Last weekend, ahead of the United Nations Climate Summit, three hundred thousand people gathered on New York City streets in solidarity with similar marches across the globe in order to send a clear message to policy makers around the world that people are invested in their environment, and they are paying attention to what their governments are doing about our changing climate. The September 21 People’s Climate March kicking off Climate Week drew more than 300,000 participants.

Photo Friday highlights photo essays and collections from areas with glaciers. If you have photos you’d like to share, let us know in the comments, by Twitter @glacierhub or email us at glacierhub@gmail.com.

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UN looks to locals for climate solutions

When attacking a problem as complex and diverse as climate change, sometimes the best way is from the ground up. Bringing indigenous communities, including those near glacier in high mountain regions, into the discussion is the new tactic discussed at a September 24 meeting at the United Nations Development Programme in New York during Climate Week. With many heads of state present at the UN headquarters two blocks away, security was tight.

Tight security outside the United Nations (photo: Ben Orlove)
Tight security outside the United Nations (photo: Ben Orlove)

The event, “Building Indigenous Knowledge into Climate Change Assessments: A Roundtable Discussion,” was sponsored by UNESCO. It drew together nearly two dozen representatives from international agencies, NGOs, indigenous communities and universities. Its goal was to increase the presence of indigenous knowledge in climate assessments, and to use this knowledge to promote effective adaptation efforts. The meeting built on two key statements in the Summary for Policy-makers of Working Group II of the Fifth Assessment Report of the Intergovernmental Panel on Climate Change: that “including indigenous peoples’ holistic views of community and environment are a major resource for adapting to climate change” and that these views “have not been used consistently in existing adaptation efforts.”

The animated discussions lasted well over three hours. The meeting was chaired by Douglas Nakashima, the chief of the Local and Indigenous Knowledge Systems Programme of UNESCO and Minnie Degawan, a member of the Kankanaey Igorot indigenous community of the Philippines and a Senior Advisor of the World Wildlife Fund Forest and Climate Initiative. Nakashima opened with a thoughtful review of the involvement of indigenous peoples and indigenous knowledge in the IPCC and the UNFCCC over the last 10 years, and of the efforts of the International Indigenous Peoples Forum on Climate Change, a network of indigenous peoples who engage with the UNFCCC, to expand this role.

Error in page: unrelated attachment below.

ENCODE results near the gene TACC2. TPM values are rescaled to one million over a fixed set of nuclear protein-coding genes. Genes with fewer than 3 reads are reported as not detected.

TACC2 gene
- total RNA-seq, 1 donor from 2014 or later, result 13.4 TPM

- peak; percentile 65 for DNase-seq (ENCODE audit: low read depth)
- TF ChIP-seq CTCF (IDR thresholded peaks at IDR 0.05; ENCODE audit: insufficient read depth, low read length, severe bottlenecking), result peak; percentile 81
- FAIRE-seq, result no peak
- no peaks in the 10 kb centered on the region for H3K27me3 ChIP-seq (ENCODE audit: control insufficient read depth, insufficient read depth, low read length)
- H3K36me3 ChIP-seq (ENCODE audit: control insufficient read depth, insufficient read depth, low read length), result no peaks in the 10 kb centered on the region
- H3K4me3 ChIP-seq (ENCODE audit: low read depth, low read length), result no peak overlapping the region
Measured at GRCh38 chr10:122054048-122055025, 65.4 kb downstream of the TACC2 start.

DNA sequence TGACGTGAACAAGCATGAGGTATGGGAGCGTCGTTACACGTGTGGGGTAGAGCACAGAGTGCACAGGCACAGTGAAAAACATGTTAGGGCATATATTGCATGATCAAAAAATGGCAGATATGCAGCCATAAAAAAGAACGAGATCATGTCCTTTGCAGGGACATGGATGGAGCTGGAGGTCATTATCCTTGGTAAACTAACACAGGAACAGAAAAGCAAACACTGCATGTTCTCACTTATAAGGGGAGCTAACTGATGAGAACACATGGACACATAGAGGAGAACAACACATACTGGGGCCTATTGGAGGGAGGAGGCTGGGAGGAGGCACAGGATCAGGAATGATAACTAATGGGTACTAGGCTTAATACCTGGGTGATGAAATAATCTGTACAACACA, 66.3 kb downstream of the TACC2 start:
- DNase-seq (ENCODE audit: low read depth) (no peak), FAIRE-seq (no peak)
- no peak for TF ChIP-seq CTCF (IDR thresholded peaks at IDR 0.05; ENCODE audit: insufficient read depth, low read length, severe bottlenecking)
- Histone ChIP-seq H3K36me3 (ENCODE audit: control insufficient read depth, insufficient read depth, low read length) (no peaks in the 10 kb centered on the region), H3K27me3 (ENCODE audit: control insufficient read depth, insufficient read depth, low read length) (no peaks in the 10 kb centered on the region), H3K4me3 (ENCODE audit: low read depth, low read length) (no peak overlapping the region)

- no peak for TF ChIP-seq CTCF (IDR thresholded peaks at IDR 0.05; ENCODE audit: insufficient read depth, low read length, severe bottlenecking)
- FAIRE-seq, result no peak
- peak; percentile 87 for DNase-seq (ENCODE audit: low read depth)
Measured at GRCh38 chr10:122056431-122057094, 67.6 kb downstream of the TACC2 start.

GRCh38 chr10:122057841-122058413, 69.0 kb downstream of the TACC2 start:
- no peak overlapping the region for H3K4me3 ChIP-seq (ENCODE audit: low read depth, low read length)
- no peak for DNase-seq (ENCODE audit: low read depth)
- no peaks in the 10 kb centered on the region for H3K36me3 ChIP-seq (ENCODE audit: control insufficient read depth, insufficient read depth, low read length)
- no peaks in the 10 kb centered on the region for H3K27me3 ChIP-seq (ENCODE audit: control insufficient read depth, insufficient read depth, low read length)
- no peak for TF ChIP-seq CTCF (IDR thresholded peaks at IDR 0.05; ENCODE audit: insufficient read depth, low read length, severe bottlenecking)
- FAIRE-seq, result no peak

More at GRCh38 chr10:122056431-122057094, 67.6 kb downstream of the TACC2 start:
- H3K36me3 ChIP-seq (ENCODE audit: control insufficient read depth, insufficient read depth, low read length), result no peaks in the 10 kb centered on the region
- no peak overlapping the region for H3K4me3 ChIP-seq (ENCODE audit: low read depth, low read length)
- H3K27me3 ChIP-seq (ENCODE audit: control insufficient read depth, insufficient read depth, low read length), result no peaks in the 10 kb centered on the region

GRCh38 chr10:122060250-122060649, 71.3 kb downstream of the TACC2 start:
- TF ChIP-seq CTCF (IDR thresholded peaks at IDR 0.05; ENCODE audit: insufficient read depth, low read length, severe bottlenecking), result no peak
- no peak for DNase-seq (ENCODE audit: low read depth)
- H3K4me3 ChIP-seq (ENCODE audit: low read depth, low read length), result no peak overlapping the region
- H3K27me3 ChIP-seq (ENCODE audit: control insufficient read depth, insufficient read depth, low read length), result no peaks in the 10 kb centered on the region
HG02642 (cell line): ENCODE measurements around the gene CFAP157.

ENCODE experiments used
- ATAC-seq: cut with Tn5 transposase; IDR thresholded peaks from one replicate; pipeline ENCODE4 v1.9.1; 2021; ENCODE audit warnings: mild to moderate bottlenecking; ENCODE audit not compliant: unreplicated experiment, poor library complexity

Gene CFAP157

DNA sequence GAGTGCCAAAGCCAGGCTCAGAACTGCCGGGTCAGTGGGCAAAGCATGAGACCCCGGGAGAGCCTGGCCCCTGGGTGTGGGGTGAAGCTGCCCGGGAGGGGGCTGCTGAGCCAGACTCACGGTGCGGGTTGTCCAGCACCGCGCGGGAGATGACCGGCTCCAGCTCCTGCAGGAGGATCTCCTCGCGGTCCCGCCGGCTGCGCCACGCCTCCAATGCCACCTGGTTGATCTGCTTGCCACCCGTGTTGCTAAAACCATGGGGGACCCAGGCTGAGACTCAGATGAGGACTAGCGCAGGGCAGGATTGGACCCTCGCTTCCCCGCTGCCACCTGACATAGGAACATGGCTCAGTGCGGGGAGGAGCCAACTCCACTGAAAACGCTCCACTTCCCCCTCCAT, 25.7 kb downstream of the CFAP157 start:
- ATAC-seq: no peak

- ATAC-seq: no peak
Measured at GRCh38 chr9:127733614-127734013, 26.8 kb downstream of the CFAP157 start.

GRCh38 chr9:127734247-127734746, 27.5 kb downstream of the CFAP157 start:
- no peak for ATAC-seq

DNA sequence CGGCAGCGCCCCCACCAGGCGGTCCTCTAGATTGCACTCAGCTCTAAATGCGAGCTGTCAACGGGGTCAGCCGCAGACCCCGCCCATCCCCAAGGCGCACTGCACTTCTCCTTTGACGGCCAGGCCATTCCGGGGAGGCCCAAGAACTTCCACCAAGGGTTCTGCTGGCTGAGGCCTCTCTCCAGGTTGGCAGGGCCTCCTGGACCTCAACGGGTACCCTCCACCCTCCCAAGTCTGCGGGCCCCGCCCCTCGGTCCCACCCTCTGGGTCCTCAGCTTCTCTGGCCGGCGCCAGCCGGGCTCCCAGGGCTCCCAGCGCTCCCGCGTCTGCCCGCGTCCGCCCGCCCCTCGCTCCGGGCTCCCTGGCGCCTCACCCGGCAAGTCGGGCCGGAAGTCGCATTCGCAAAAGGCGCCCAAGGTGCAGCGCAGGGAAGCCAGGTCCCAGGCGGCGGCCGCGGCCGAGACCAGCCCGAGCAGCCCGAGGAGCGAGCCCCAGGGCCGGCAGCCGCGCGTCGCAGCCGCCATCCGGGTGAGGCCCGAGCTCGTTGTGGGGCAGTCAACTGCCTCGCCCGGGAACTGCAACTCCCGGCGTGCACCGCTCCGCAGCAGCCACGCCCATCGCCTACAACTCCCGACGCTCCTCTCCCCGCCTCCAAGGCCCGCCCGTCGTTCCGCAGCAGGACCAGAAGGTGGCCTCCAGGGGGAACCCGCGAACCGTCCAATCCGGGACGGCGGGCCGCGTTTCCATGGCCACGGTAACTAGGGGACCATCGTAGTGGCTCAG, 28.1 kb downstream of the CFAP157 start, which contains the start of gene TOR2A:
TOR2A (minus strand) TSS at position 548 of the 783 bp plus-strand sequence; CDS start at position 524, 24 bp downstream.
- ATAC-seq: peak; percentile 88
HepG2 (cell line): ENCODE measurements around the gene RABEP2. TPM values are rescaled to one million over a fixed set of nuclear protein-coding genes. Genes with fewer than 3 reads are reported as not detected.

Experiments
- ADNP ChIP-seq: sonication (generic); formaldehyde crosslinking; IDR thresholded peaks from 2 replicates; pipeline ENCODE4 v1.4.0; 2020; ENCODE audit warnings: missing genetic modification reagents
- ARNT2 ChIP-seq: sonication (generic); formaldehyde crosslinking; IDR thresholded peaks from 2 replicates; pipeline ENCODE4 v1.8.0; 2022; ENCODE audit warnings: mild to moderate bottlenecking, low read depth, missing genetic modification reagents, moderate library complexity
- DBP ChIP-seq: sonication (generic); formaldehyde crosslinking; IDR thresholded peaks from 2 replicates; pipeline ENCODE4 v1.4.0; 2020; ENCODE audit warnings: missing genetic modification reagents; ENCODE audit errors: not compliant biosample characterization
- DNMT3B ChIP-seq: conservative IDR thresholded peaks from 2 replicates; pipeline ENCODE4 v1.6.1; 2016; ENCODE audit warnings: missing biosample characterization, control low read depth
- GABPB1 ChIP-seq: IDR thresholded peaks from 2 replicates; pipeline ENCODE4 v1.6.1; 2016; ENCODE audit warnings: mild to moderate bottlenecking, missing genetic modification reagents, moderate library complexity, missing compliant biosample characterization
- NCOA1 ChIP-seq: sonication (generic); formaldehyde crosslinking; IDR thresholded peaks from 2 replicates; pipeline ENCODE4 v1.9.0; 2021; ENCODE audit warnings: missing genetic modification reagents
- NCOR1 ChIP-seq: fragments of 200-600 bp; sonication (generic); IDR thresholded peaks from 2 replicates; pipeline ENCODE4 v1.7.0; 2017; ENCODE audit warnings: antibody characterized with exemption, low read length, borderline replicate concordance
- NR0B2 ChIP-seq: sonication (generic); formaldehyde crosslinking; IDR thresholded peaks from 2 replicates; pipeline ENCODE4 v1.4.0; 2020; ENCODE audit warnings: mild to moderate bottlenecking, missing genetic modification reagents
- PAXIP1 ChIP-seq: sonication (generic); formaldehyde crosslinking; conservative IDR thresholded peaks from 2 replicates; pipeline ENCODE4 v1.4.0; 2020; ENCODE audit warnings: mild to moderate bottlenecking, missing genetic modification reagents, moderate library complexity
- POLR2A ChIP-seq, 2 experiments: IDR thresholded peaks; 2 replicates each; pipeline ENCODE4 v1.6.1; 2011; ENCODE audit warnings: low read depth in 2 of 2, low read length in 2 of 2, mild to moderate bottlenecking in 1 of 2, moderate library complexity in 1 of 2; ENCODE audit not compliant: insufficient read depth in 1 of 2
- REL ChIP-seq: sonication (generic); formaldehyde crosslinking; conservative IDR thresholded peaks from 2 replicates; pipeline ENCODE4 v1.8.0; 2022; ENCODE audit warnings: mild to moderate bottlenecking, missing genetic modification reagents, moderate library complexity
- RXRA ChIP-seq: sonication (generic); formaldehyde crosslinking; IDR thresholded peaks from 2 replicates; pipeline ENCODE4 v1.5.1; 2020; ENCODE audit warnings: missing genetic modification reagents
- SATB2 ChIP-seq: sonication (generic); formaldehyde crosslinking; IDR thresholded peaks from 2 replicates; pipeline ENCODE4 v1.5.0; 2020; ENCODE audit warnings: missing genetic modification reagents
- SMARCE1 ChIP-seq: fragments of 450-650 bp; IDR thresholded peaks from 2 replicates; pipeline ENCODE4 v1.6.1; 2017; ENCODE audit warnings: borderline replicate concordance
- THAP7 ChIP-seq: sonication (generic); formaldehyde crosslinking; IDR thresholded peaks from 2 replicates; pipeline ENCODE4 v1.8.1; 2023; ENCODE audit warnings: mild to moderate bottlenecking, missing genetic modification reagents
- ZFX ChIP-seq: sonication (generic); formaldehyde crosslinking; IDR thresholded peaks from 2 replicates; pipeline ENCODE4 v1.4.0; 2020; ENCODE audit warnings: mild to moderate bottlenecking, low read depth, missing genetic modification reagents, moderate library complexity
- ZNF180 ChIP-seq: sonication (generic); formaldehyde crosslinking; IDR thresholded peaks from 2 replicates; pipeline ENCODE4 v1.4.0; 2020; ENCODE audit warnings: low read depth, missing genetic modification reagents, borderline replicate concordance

A September 24 discussion of the indigenous communities in Asia. (photo: Ben Orlove)
A September 24 discussion of the indigenous communities in Asia. (photo: Ben Orlove)

Discussions focused on indigenous knowledge about climate change, the ways that indigenous peoples bring their knowledge into adaptation, and an exploration of the opportunities and barriers to fuller incorporation of this knowledge into global climate assessments. The issue of indigenous youth came up again and again, with the concern for assuring continuity of strong indigenous communities on their lands. They included detailed case studies of different communities and of international organizations. Of the nine speakers, five were representatives of indigenous communities, principally from Southeast Asia and North America. Indigenous people formed a majority of the discussants and commentators as well.

A discussion of international indigenous initiatives. (photo: Ben Orlove)
A discussion of international indigenous initiatives. (photo: Ben Orlove)

I spoke on communities around glaciers, including indigenous Quechua-speakers in Peru and Sherpas in Nepal. I reflected on the ways that some groupings of peoples and regions—glacier regions, the Arctic, low-lying islands—are relatively new to the United Nations, reflecting the growing awareness of climate impacts. I drew on several posts in GlacierHub, including the introduction of greenhouses to a region in Nepal, a discussion of waste management in a national park in Peru, and conflicts over the governance of mountaineering in Nepal. These stories dovetailed with other accounts at the meeting, which also examined the way that the integration of local knowledge into projects was linked to local control over land as well, and addressed the power inequalities within and between countries.

Columbia University professor Ben Orlove speaking at the UNESCO workshop (photo: Carla Roncoli)
Columbia University professor Ben Orlove speaking at the UNESCO workshop (photo: Carla Roncoli)